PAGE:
Purchasing your very first house is quite possibly one of the biggest decisions and financial investments you’ll ever make. So it’s imperative that the home you’re purchasing isn’t a money pit and will ultimately set you up for the future and turn a profit.
So how do you maximise your chances of making a profit from your first home?
Location, Location, Location
First and foremost, the position of the patch of dirt is crucial. Ideally try and keep clear of these possible deterrents ::
- Battle axe blocks,
- Crazy-busy main road frontage,
- Obstructing electricity power poles,
- Sites within close proximity to huge power lines (for loads of health reasons too), and
- Blocks with shitty access and parking.
You want the worst house in the best street
Don’t judge a book by its cover. With some elbow grease, a few working bees and a coat of paint often you can turn the ugly duckling into a swan. Purchasing with this rule of thumb gives you ample opportunity for improvement and to capture profits.
Do all the sums upfront
Before placing a written offer it’s crucial you’ve crunched the numbers including rates, insurances, body corporate (if applicable), renovations and new furniture. You don’t want to over-extend yourself on the purchase price and have to eat canned tuna for the next 12 months (trust us, we do this all too often).
A home with character capture hearts
Purchasing a house with aspects of character is a bonus and does assist with resale. Look for timber floors, detailed cornices and stained glass windows. All of this detail is costly to add later and hence highly sought after.
Don’t over capitalise
Discuss your renovation plans and forecasted costs with a few real estate agents (such as our mate Darren Piper) to gain a feel for how much the home would be worth once you’re done with it. It’s crucial you don’t get too excited and sink too much money into the home that can’t be later recouped. #rookiemistake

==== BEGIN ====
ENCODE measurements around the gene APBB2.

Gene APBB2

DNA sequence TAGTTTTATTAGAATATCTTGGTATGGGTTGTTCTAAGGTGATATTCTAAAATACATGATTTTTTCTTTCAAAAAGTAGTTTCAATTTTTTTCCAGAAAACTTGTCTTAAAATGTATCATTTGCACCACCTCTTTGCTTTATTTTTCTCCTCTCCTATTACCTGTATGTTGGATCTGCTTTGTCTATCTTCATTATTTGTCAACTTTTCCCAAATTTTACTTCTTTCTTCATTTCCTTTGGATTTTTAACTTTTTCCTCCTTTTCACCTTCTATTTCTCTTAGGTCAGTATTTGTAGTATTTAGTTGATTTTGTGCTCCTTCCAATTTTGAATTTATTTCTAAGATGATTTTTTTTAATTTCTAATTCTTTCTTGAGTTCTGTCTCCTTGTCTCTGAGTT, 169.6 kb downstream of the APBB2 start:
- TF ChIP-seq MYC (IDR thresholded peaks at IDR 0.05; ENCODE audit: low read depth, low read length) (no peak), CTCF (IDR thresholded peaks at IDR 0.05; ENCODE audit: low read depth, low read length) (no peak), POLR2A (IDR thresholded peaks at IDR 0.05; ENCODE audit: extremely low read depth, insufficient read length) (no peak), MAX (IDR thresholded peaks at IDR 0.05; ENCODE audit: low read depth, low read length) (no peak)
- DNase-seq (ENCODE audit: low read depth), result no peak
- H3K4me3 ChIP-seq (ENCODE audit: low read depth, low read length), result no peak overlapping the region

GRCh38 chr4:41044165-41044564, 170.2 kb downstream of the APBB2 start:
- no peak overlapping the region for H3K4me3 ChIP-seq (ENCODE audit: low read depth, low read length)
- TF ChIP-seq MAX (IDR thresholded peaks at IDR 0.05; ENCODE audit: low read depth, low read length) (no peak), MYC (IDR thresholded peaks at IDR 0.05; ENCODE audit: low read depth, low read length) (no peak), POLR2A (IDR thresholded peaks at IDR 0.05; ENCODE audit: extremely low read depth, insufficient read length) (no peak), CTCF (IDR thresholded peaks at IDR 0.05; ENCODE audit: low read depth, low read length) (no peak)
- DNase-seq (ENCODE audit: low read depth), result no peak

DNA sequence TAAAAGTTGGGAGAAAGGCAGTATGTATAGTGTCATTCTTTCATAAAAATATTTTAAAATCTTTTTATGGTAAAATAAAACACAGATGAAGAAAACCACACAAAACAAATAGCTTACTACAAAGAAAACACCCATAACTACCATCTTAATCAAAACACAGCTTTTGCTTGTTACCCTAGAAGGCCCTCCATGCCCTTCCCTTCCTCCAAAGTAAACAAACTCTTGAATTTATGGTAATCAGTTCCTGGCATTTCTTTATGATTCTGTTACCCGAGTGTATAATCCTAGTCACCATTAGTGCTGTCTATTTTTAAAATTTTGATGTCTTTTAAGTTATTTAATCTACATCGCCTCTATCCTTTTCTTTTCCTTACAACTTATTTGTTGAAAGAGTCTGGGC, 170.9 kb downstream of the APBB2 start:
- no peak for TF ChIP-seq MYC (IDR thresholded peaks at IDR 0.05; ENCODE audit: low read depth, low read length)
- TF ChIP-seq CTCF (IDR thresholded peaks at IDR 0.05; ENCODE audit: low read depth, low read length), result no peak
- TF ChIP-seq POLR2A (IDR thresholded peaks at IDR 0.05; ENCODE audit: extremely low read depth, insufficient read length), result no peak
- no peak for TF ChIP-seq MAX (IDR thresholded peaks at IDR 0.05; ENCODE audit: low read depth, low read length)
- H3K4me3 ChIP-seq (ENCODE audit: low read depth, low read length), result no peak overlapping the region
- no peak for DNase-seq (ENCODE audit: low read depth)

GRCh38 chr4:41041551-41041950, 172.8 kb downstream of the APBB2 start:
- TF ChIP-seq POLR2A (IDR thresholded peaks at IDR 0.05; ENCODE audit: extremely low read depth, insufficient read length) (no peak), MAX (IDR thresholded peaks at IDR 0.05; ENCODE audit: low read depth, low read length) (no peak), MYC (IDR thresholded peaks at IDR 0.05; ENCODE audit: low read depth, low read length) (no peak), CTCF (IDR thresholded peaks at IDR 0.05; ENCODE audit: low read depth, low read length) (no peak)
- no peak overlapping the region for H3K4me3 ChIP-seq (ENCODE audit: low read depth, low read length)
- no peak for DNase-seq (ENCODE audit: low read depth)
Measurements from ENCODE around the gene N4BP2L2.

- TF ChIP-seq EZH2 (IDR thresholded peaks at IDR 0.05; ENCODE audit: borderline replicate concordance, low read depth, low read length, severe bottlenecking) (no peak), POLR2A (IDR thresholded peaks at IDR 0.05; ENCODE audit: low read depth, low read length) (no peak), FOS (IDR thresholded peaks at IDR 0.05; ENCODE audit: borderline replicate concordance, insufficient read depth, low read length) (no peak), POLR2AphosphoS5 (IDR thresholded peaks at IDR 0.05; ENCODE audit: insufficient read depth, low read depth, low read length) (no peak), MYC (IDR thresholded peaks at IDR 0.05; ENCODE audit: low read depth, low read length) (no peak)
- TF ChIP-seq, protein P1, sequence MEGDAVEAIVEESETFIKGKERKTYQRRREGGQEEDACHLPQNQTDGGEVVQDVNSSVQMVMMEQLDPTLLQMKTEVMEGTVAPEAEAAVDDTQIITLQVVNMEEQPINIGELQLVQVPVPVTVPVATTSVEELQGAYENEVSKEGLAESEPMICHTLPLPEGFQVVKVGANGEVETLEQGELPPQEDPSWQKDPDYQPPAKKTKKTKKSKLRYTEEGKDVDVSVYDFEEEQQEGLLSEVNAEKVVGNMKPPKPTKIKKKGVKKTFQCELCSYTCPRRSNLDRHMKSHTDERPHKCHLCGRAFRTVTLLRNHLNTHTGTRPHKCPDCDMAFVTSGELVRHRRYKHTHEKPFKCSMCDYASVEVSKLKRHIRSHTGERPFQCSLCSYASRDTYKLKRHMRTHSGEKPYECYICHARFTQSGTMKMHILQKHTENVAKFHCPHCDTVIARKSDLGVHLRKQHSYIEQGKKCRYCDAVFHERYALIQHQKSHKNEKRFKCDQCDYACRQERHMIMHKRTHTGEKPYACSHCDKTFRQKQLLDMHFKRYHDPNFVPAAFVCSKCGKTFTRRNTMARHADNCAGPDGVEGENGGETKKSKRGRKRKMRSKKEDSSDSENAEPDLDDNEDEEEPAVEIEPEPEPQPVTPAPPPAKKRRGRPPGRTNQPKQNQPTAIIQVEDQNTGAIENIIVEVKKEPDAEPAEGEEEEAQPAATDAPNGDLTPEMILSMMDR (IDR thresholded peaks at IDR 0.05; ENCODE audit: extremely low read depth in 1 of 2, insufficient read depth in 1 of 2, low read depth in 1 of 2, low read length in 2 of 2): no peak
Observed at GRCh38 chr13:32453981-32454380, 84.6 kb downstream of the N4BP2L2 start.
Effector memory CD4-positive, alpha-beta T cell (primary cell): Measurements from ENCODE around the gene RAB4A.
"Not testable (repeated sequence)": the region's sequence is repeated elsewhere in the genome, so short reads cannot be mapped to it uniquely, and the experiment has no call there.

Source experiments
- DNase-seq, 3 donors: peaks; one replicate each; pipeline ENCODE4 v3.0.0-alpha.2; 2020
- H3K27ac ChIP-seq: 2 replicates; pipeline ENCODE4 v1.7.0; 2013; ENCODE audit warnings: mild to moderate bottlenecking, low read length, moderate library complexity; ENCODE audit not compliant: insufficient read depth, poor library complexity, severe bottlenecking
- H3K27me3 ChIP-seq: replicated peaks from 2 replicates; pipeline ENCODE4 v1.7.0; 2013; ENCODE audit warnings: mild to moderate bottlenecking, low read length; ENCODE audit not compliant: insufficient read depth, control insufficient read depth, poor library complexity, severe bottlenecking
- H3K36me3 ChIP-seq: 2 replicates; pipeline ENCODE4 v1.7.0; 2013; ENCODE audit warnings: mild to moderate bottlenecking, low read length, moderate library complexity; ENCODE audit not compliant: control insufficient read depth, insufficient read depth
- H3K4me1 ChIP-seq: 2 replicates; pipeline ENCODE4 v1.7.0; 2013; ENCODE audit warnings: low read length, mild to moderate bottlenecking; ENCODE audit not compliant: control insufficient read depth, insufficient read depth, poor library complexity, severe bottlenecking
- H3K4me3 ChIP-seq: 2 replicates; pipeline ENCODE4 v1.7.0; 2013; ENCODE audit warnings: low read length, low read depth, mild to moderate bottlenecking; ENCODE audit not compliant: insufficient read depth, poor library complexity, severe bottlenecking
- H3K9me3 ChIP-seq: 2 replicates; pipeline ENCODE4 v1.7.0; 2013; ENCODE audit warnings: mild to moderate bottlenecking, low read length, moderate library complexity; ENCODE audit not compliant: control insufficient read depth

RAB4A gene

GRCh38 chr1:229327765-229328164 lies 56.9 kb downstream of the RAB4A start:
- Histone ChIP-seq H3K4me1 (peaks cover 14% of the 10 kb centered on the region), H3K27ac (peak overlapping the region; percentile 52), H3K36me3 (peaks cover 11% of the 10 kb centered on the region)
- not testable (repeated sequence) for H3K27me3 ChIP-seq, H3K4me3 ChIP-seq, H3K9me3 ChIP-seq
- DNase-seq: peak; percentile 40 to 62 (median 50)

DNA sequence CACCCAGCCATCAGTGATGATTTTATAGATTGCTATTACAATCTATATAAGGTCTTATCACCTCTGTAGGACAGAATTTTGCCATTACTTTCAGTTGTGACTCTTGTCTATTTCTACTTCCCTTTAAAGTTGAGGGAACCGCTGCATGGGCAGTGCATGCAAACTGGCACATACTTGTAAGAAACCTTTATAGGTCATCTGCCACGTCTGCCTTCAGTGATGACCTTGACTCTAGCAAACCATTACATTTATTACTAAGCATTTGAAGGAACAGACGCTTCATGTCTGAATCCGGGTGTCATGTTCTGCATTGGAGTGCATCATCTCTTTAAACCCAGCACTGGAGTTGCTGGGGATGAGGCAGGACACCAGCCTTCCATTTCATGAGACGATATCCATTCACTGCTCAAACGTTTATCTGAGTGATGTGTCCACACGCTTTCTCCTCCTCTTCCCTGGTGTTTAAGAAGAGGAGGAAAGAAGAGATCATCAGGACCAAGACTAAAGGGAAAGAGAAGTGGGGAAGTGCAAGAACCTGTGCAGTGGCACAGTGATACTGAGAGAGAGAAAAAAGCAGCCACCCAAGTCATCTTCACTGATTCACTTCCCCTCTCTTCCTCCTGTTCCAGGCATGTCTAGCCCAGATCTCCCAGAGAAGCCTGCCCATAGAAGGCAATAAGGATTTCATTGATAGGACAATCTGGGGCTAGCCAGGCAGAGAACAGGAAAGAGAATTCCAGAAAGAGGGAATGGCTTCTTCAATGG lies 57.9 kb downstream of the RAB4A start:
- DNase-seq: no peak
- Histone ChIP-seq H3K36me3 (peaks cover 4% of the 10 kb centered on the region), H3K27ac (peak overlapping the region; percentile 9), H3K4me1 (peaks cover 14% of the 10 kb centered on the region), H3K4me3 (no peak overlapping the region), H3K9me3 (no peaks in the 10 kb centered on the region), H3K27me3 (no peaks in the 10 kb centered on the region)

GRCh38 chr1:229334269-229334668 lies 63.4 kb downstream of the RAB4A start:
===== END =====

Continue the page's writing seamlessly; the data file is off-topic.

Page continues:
The more bedrooms the better
Kitchens, bathrooms and bedroom sizes and quantities sell homes. You know for yourself the difference in price between a one or two bedroom apartment or three or four bedroom home. There’s a significant jump in value.
Use this knowledge by trying (if possible) to add bedrooms to the floor plan without spending too much cash. Think about converting study areas, laundries or garages into bedrooms and using built in cupboards and carports to compensate.
Consider a mortgage broker
We’ve always had quite experiences with a number of different brokers we’ve used. Basically they know the ins-and-outs of what’s on the market in terms of interest rates and bank fees. It’s a great idea to at least consult with one and get a feel for if it’s right for you.
Maximise Government incentives
Often the Queensland Government (here in Australia) incentivises first homes though financial grants. The rates and conditions do change regularly so be sure to do your research and understand what’s offer.
Style with recycled secondhand furniture
Keep your thrifting eyes open and source bargains. There’s no point in decking out your first home in opulent, expensive furniture when you’re looking to move to something bigger and better in perhaps the next six to 12 months. So say yes to friends and family willing to end you a spare bed or computer desk and jazz them up with styling touches.
Think functionality and practicality
Based on experience, it’s important that there’s loads of natural light and that the initial floor plan works – or atleast has potential to flow with a few (non load bearing) walls removed.
We’ve also previously found adding value by decks and extensions difficult when the home doesn’t have a hallway or access to the backyard other than through a bedroom. This is a massive deterrent as no one really wants to walk though your bedroom to access the communal entertaining area.
To get your mind thinking about design and function, download our FREE 17 Traits of Functional Homes.
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So tell us DIYer, are you a first home buyer on the hunt?